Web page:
[Twenty years ago,] its student fees paid for 80 percent of the subsidy provided to the athletic department. Officials told me they expected the share of student support to fall over time as their teams established winning records and garnered more outside support… Greensboro students today provide 81 percent of the subsidy. In other words, nothing has changed except that the department’s budget has quadrupled since the late 1990s and the student fee for athletics has almost doubled, to about $700 a year per student.


People wonder why universities keep doing this. I mean, eventually, as Selingo concludes, their students are going to leave in order to attend a school where they’re not “paying for someone else’s [child-like] dreams.” So why?

If you read this blog with any regularity, you know how UD answers that question. Her answer is very simple, and you will probably resist it, but she thinks she might be right.

They do it because they can’t think of anything else to do.

I mean, of course, some presidents – like the hack running notorious Florida State University – are anti-intellectuals whose animus against thought processes as such will always mean a teeny mouselike teaching staff and a titanic athletics program. And some big sports schools, such as the University of Montana, have scared away so many potential students with their rape statistics that they have nothing left but games and a few vocational courses. (Remember: Just as, at the end of life, hearing is the last sense to go, so at the end of a university’s life, football is the last activity to go.)

But most of the universities doing themselves in via football are simply overseen by people – academic leaders, trustees, even faculty (remember the many loyal faculty foot soldiers at the University of North Carolina Chapel Hill) – for whom football (and sometimes basketball as well) is the very definition of a university. Their job is to worry about naming rights, beer sales, how many classes they can cancel around game days, cleaning up campus after tailgates, preparing for NCAA investigations, covering up crimes committed by athletes, building new stadiums, recruiting faculty who will help athletes cheat their way through their courses, and so many other things. They find these activities totally engrossing, and they will pursue them until vanishing state appropriations and vanishing enrollees force them to call it a day.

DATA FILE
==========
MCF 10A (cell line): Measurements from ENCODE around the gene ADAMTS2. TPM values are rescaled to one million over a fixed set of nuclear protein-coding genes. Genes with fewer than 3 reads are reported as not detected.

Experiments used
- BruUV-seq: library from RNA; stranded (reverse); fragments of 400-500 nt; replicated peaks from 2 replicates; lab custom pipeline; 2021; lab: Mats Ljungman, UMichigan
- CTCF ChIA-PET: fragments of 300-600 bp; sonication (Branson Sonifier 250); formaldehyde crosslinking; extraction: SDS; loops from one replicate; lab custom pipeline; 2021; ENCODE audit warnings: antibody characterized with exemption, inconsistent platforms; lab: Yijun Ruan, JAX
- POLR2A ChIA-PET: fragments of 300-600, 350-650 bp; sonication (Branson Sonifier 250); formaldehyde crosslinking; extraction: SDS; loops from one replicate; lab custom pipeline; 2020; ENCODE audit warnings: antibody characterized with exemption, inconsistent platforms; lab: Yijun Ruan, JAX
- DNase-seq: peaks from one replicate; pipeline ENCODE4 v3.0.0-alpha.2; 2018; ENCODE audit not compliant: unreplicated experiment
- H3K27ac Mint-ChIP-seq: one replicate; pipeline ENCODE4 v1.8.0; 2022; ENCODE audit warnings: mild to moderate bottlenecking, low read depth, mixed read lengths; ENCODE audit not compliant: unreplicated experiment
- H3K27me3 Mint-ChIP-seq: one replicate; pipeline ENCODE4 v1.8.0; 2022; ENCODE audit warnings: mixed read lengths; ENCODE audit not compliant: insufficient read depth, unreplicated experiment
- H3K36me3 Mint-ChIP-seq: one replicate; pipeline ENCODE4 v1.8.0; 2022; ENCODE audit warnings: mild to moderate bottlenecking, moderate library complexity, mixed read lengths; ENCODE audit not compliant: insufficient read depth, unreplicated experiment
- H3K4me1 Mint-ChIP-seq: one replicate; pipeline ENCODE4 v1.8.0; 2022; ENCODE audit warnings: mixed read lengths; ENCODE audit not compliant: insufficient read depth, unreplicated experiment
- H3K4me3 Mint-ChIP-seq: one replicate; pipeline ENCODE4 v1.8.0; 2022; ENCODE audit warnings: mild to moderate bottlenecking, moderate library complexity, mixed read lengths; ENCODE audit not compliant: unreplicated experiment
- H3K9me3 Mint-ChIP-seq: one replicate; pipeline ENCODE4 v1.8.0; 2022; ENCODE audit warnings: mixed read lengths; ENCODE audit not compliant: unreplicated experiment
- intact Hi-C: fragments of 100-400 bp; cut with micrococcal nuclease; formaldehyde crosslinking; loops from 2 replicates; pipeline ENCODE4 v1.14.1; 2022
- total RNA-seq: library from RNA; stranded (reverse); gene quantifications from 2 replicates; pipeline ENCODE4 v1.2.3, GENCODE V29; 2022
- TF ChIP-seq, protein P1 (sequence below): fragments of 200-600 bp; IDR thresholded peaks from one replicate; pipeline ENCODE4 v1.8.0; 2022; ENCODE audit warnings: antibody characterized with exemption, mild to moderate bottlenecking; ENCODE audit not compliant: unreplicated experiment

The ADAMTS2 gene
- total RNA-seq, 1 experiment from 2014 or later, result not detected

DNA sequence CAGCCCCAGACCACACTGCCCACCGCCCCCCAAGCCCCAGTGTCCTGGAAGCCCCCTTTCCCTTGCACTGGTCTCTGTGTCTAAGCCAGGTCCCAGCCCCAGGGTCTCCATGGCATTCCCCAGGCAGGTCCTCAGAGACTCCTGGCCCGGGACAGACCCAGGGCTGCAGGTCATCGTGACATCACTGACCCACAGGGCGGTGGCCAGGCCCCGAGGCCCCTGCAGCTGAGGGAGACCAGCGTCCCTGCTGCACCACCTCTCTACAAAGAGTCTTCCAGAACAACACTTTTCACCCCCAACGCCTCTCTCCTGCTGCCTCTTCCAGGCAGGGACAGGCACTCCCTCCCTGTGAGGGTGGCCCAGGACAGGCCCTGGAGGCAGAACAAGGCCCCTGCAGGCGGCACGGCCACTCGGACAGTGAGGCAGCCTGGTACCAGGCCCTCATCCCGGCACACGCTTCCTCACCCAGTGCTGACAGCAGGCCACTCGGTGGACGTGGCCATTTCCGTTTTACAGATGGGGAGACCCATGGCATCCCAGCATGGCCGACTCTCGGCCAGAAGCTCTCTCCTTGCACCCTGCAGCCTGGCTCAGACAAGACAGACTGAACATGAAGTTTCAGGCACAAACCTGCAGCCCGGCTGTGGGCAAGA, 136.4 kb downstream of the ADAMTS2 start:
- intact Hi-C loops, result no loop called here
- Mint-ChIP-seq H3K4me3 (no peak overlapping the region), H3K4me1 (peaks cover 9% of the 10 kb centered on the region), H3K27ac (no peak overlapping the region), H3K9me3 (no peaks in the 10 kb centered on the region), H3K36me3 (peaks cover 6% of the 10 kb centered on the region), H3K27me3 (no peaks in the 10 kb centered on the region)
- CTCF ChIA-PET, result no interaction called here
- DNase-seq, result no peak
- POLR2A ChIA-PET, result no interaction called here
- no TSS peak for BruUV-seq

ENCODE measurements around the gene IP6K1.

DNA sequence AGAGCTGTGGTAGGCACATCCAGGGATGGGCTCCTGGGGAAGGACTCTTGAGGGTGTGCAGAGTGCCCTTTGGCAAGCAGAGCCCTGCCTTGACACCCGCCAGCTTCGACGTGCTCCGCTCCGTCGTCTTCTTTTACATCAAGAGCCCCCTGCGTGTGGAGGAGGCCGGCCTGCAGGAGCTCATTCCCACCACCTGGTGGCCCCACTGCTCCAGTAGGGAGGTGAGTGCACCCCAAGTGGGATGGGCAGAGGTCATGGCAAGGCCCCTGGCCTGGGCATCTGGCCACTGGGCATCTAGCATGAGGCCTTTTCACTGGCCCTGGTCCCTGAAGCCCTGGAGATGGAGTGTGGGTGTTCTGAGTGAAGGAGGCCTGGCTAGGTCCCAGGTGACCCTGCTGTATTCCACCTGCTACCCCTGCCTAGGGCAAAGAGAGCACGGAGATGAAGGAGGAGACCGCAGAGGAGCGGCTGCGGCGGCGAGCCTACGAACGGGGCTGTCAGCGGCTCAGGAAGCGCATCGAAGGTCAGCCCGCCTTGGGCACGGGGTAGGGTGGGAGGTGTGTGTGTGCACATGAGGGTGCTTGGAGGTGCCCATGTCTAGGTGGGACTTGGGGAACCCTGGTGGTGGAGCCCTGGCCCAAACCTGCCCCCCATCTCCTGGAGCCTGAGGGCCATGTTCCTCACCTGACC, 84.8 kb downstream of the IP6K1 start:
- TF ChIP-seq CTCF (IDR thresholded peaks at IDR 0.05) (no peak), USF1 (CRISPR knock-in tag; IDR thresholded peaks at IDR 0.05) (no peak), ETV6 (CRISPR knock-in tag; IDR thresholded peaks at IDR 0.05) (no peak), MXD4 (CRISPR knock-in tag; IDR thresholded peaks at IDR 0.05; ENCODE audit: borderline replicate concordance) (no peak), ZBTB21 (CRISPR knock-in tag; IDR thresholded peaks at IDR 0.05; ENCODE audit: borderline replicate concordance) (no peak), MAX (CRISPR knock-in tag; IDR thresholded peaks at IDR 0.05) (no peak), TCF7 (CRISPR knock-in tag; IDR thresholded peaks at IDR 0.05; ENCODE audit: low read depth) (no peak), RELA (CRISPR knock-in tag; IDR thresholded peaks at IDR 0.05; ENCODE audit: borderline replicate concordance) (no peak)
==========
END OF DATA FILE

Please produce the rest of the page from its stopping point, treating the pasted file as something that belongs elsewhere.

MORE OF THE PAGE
thanks Prof. Mondo.

Is it the University of North Georgia…

or the Wynn Resorts board?

University of Georgia: OUR cheating coach deserves every bit as much support as…

… all of our school’s other cheating coaches!

“[University of Georgia Football Coach Jim Donnan allegedly] used his influence to get high-profile college coaches and former players to invest $80 million into a Ponzi scheme.”

Yawn. Donnan not high profile enough? Try Tommy Tuberville. Rich Rodriguez. Just one of many ways in which big-time sports bring good things to the American university.

“Another issue was his use of a corporate plane to attend University of Georgia football games.”

Good ol’ Bert. University of Georgia through and through.

Longtime readers know that this blog has for years named the University of Georgia….

… the worst university in America. Go ahead and type UNIVERSITY GEORGIA in my search engine. You’ll get a few hits for other Georgia universities, but mainly you’ll get one unbelievable UGA scandal after another. The board of trustees tried to take over the student newspaper because they haven’t heard about press freedom. A professor shtupped one of his students in front of other students. Sports teams are endlessly full of gun-toting miscreants. After tailgating, the campus is literally a pile of shit. The school has outrageous rates of student alcoholism.

The school is of course on this year’s top-ten party school list; it always makes the list, and often tops it.

The latest is that Jim Donnan, UGA’s amazingly compensated football coach (he recently left), is under federal indictment as a Ponzi schemer. Most of his victims seem to have been his fellow sports morons.

UGA. As ever, a class act.

“All graduate students who supervise undergraduate students receive an email at the beginning of each semester which highlights important points to consider about the alcohol culture at the University of Georgia. One of these points is to refrain from humorous stories involving alcohol consumption.”

Assuming this is true (it appears in an opinion piece about how the University of Georgia newspaper should cover student alcohol arrests) it’s part of an intriguing trend at American party schools. As at the University of Iowa, another booze-soaked extravaganza with full cooperation from the administration, so now at the University of Georgia, you’ve got this rhetorical tweaking – a small line about drinking responsibly at the bottom of screaming ads for Saturday night specials; regular emails to teaching assistants discouraging them from telling students funny alcohol-related stories…